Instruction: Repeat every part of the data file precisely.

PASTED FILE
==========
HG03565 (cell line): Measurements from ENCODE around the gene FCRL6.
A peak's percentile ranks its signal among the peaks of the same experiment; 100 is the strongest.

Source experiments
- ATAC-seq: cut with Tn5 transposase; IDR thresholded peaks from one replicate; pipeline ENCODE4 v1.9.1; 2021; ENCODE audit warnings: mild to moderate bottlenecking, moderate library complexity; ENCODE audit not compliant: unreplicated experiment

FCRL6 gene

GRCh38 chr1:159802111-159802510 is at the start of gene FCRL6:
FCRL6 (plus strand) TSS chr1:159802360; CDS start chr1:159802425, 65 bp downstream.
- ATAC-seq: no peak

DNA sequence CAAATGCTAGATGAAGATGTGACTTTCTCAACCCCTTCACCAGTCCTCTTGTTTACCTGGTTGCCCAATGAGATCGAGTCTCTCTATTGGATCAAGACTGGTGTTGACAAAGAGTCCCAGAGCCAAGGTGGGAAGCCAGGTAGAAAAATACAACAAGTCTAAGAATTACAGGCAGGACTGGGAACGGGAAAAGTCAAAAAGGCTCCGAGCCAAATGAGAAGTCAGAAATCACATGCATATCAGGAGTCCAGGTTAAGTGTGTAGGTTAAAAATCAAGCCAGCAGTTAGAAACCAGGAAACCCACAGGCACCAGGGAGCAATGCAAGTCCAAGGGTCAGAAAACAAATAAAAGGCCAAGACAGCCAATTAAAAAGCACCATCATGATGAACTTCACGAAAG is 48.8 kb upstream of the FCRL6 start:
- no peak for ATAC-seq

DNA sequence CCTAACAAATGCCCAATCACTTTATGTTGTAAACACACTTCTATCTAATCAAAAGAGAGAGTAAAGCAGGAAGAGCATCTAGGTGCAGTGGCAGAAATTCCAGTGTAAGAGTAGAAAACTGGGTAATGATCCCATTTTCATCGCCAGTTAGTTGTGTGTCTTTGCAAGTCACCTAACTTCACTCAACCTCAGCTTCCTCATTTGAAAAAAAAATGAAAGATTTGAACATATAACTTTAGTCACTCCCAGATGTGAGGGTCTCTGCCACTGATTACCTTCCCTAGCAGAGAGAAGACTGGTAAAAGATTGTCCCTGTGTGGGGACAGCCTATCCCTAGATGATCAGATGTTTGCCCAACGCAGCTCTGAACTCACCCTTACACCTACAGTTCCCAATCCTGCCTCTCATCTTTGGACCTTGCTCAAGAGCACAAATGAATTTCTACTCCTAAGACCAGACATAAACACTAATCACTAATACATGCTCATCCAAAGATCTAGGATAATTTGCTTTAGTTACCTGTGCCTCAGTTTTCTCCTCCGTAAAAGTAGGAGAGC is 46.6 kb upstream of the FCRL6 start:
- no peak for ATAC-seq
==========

HG03565 (cell line): Measurements from ENCODE around the gene FCRL6.
A peak's percentile ranks its signal among the peaks of the same experiment; 100 is the strongest.

Source experiments
- ATAC-seq: cut with Tn5 transposase; IDR thresholded peaks from one replicate; pipeline ENCODE4 v1.9.1; 2021; ENCODE audit warnings: mild to moderate bottlenecking, moderate library complexity; ENCODE audit not compliant: unreplicated experiment

FCRL6 gene

GRCh38 chr1:159802111-159802510 is at the start of gene FCRL6:
FCRL6 (plus strand) TSS chr1:159802360; CDS start chr1:159802425, 65 bp downstream.
- ATAC-seq: no peak

DNA sequence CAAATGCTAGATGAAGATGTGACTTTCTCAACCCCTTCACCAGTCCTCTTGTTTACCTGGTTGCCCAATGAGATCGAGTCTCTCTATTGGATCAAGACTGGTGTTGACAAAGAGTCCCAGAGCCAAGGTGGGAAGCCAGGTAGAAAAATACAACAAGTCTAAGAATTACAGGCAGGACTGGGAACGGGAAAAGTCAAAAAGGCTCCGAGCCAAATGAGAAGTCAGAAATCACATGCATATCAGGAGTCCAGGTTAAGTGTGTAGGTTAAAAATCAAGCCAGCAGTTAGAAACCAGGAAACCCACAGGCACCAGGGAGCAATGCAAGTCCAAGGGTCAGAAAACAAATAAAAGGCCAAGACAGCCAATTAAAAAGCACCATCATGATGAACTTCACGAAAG is 48.8 kb upstream of the FCRL6 start:
- no peak for ATAC-seq

DNA sequence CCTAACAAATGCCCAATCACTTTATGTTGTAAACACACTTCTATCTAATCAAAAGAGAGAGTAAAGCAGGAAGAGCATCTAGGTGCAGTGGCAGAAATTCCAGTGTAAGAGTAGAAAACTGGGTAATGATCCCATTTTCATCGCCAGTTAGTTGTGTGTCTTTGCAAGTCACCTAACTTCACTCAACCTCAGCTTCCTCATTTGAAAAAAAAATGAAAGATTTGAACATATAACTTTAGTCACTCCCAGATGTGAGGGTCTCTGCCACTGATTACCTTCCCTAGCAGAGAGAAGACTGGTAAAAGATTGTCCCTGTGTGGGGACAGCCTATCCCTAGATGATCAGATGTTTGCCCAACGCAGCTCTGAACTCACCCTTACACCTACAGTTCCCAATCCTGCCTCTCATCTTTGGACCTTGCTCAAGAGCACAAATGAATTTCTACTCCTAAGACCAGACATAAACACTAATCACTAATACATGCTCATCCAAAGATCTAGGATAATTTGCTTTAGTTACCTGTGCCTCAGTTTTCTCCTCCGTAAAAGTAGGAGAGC is 46.6 kb upstream of the FCRL6 start:
- no peak for ATAC-seq